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Why the taper shaft?


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#1 Boss 448 OFFLINE  

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Posted December 01, 2011 - 09:54 AM

OK, here's a question for you. Why do the engines intended for generator and refrigeration service have taper output shafts on them? See example http://www.ebay.com/...tem20bf1950b7 .

The engine shown at the link appears to be a great deal for someone that can use an engine of that size though it would require fabricating an adapter for the output shaft. My guess is that the reason for the taper shaft is that generator heads and refer compressors apparently have a critical alignment issue when attaching to the engine and are precisely machined to the taper shaft specs to assure proper clearance and fit when assembled. Does this sound right? I have searched for an adapter to convert the taper shaft to a straight shaft but have not found one. Since I see a lot of used air-cooled diesel engines for sale it would be nice to have a source for such a conversion adapter. I have found specs for the taper but I'm guessing that the cost of machining a one-off would be expensive.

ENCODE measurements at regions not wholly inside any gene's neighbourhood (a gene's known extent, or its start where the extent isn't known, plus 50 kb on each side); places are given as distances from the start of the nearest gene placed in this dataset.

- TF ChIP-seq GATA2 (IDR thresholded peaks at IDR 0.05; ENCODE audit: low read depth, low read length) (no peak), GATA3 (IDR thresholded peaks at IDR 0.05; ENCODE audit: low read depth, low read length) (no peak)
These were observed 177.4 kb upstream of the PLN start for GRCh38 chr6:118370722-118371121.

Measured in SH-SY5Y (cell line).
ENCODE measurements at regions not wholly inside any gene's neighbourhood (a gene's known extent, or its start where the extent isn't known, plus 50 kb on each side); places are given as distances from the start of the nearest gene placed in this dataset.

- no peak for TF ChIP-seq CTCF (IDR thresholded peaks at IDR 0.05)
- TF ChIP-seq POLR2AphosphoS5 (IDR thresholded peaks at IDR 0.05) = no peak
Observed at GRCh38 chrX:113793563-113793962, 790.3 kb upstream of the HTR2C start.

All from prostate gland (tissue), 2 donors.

JN

#2 JDBrian OFFLINE  

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Posted December 01, 2011 - 10:59 AM

With Generator sets it allows the use of a 1 bearing generator. In other words the generator shares the crankshaft bearing with the engine. The tapered shaft and socket make about the simplest possible coupling for this setup. I'm not sure about compressors. It is a major impediment to repurposing these engines.
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#3 olcowhand OFFLINE  

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Posted December 01, 2011 - 11:54 AM

Find a junk generator head with same internal taper. Cut off required amount of the generator shaft, then have machined down to fit the needed pulley. Then have a keyway machined into it. Slide this on, then get a high grade bolt of right length & thread to snug her up on the crank. Then you'll be ready to go for either pulley or drive shaft use. If the shaft isn't thick enough for full depth of keyway, you can cut a shallow keyway into it, then mill down a key to fit.
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#4 Boss 448 OFFLINE  

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Posted December 01, 2011 - 01:12 PM

Find a junk generator head with same internal taper.